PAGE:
Saving money, even in small amounts, has countless benefits. It helps low-income households build financial resilience—the ability to manage unforeseen expenses and avoid crises. However, saving is challenging for everyone—even when we intend to save more, human tendencies such as present bias, depletions in self-control, and limited attention tend to get in the way of our good intentions. It’s even harder when we don’t know exactly what we’re saving for, and when we don’t have access to formal savings channels like savings accounts.
It’s common for people whose needs for financial services aren’t met to create their own informal methods of saving money. Most clients of CAME, a large microfinance institution in Mexico, keep money socked away at home or participate in informal community-based savings groups by pooling their savings with family and friends, due to limited access to formal savings products. While these informal savings methods are less secure than keeping money at a bank, they allow easy access to funds in case of sudden financial emergencies. But they’re still subject to the same behavioral barriers to saving successfully. That’s why CAME decided to broaden its efforts to reach more clients—from offering microloans to launching a new savings product that helps its clients save more without the risk that comes with saving informally.
CAME clients are predominantly female small business owners whose average income hovers close to the poverty line. Knowing that saving money is difficult for all of us, and drawing upon evidence that living in poverty can exacerbate present bias and limit psychological resources such as self-control and attention, we partnered with CAME—thanks to generous support from MetLife Foundation—to develop a behavioral intervention with the aim of fostering savings among their clients.
A good, evidence-based behavioral solution for bridging a savings intention-action gap is making savings automatic, but what can be done when that’s not an option? Building on insights from previous studies, we designed a goal-setting exercise to be facilitated by CAME staff dedicated to working directly with clients. These savings promotores are responsible for increasing clients’ awareness of their potential future needs and suggesting the appropriate savings products to help manage their financial lives. In our intervention, clients choose both a goal to save toward, and an amount they will put toward making it happen. After opening a savings account, clients then receive a savings card with an image reminding them of their goal and the voluntary deposit amount they chose to commit to. Next to the deposit amount, there is a space for their signature, in order to create a sense of commitment. Additionally, clients can earn small prizes for accumulating deposits, and they will receive follow-up text messages to keep their goals top of mind over time.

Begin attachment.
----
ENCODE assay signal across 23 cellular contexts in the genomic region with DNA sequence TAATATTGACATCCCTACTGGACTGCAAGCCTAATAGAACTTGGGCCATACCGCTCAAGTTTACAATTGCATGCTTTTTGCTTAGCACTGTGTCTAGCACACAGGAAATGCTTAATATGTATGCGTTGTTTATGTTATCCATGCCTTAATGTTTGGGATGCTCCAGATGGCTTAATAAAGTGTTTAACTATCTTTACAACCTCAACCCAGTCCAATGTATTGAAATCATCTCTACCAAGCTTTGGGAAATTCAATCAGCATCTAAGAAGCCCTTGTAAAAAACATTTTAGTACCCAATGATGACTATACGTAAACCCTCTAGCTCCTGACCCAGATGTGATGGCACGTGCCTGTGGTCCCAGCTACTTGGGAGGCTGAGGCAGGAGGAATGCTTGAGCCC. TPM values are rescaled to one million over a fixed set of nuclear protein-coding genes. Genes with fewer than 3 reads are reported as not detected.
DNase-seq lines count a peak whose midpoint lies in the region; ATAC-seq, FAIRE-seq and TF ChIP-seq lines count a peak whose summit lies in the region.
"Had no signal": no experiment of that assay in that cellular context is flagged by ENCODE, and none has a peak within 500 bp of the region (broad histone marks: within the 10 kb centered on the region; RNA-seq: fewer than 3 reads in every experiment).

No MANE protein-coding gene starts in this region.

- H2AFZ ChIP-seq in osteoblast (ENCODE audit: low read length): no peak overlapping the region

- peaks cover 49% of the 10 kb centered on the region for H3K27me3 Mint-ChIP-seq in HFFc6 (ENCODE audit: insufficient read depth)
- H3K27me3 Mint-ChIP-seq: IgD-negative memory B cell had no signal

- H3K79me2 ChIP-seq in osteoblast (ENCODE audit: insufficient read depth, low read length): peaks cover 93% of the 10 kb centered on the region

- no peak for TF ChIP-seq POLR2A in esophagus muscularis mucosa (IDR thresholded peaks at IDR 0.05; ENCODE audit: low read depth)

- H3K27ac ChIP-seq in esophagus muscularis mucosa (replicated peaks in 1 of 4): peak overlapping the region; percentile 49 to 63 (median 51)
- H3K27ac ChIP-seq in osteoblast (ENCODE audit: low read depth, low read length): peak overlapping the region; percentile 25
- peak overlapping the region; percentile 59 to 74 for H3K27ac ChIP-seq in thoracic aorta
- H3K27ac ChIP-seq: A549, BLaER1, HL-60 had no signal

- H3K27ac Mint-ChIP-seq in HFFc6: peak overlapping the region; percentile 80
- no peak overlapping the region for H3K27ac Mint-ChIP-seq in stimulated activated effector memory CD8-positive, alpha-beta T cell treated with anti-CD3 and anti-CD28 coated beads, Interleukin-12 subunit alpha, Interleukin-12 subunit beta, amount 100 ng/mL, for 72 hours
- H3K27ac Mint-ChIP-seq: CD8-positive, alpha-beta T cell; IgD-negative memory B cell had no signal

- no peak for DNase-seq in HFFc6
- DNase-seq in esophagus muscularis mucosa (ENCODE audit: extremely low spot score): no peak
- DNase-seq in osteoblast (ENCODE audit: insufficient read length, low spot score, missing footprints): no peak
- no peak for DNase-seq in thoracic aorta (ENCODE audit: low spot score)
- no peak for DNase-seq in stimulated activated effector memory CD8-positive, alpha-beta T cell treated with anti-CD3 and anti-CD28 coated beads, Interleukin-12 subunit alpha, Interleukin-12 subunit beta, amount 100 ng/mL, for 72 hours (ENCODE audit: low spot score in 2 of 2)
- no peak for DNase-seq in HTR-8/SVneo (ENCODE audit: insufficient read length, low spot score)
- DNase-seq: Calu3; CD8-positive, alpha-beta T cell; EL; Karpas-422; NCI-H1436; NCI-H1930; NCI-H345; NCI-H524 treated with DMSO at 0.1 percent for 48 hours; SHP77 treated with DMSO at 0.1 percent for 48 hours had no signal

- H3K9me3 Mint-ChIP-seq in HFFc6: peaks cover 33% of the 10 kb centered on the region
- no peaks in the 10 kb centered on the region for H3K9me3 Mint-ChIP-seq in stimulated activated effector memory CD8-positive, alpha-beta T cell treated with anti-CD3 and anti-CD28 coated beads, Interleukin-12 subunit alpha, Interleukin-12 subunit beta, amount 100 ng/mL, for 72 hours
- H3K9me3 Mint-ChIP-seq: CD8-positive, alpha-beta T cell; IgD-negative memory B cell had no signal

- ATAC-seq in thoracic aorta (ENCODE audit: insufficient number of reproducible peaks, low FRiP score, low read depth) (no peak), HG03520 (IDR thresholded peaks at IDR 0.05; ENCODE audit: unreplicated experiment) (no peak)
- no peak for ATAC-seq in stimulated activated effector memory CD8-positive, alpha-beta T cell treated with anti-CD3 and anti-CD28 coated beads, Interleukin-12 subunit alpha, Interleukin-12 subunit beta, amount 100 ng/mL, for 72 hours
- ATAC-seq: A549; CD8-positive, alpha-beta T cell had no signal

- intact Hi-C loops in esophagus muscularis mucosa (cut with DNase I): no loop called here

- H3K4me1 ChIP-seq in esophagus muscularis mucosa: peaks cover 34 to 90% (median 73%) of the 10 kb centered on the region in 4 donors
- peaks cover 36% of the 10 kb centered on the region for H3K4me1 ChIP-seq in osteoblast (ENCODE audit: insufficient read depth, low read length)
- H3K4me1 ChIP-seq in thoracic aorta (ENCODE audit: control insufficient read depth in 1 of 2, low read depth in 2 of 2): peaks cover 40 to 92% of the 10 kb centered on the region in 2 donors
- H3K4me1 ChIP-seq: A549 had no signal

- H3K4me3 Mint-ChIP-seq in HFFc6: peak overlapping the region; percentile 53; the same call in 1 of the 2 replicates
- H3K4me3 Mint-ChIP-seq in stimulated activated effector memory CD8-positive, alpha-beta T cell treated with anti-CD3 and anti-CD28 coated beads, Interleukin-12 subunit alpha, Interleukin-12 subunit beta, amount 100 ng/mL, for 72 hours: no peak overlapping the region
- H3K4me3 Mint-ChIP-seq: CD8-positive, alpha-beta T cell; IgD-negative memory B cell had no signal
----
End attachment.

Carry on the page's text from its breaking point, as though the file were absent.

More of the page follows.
We chose goal-setting for our intervention because it has proven an effective solution for building financial resilience in several different contexts. All of the aspects of our design draw from existing evidence: results from prior ideas42 work in the Philippines show that going through an exercise of stating concrete savings aspirations can help people save more by driving their attention and effort toward achieving their goals rather than nebulous savings. Research across different countries also demonstrates that reminders can help people avoid procrastination and follow through on their savings goals over time. Finally, rigorous evidence also suggests that creating a sense of commitment within individuals to achieve their savings goals imposes an emotional price of not pursuing them, which encourages people to choose to save.
Even with such an intervention in place, the reality of saving is still quite difficult. However, early results from our pilot with CAME clients are showing positive impact. It is clear from talking to clients that our intervention has kept their savings goals top of mind. One CAME client, with a look of hopefulness on her face, told our team that she started saving in April in order to be able to provide a Christmas Eve dinner for her children and grandchildren this year. Another client mentioned that he is saving to buy new tools for his carpentry business. While he applied for a loan to invest in his business, he sees his CAME savings account as a good alternative that will enable him to rely less on credit. Moreover, clients shared that they enjoy receiving the personalized reminder text messages. In addition to reminding them of their goals, they report that the messages make them feel special and build on their sense of trust in CAME.
Another interesting insight from our conversations with clients is how much they have come to actually value the restriction the savings accounts impose on their financial habits. Once it is deposited, the CAME accounts don’t allow clients to withdraw money for a fixed period of time, which helps them to avoid the temptation of making purchases in the moment or covering day-to-day expenses.
We’re encouraged by the initial positive feedback we’ve been collecting from CAME clients in this pilot test of our goal-setting intervention. Over the next weeks, we’ll be analyzing how the intervention affects savings behavior. Stay tuned for results that will inform the impact behavioral interventions can have in boosting savings among micro-loan holders and help households manage their complex financial lives and increase their financial resilience and security.